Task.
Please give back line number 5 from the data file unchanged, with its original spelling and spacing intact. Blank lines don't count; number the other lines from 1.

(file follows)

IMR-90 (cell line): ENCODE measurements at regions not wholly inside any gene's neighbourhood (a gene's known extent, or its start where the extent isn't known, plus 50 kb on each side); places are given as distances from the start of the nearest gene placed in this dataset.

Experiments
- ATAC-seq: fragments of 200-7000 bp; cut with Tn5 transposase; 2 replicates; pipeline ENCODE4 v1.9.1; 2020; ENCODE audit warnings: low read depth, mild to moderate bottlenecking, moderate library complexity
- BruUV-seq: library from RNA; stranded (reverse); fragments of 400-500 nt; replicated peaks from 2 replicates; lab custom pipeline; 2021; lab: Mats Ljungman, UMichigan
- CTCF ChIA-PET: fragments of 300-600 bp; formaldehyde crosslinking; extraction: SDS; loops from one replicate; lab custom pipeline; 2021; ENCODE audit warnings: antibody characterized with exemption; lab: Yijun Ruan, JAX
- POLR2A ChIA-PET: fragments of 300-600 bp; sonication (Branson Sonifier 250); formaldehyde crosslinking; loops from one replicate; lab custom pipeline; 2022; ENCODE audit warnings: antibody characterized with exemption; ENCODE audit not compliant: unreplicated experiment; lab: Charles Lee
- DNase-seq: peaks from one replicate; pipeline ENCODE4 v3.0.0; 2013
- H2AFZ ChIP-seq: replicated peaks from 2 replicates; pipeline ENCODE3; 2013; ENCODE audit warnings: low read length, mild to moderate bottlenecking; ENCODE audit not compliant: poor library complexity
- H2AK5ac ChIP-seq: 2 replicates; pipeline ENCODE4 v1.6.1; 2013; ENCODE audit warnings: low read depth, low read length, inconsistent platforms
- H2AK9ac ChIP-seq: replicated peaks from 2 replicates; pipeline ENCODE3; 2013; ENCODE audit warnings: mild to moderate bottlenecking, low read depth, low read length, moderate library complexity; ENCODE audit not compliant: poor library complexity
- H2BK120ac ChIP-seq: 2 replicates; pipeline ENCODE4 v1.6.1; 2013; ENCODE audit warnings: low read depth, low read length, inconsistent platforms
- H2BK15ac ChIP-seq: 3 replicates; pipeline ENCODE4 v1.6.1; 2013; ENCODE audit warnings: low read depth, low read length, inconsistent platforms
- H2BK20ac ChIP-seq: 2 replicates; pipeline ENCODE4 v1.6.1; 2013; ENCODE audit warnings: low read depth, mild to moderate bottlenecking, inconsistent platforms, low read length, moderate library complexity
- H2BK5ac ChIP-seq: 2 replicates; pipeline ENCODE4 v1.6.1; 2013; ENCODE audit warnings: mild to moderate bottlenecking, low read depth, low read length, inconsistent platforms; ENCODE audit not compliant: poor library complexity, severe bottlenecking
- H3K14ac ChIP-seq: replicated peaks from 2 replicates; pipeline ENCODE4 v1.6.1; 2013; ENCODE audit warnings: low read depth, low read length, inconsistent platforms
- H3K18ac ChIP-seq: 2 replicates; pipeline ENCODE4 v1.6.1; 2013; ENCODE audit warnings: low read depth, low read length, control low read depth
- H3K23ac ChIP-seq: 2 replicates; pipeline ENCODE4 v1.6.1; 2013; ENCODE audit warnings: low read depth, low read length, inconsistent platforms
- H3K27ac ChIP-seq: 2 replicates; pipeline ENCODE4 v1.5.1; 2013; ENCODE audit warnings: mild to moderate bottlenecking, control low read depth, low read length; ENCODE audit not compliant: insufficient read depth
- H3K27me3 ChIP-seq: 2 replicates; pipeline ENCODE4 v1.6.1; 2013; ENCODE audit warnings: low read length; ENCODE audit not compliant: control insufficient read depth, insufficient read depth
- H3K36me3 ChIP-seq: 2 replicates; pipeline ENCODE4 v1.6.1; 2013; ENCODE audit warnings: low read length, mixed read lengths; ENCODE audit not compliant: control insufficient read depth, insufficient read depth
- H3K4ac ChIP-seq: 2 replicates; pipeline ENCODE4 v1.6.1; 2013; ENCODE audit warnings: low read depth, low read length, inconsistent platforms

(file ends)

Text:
- CTCF ChIA-PET: fragments of 300-600 bp; formaldehyde crosslinking; extraction: SDS; loops from one replicate; lab custom pipeline; 2021; ENCODE audit warnings: antibody characterized with exemption; lab: Yijun Ruan, JAX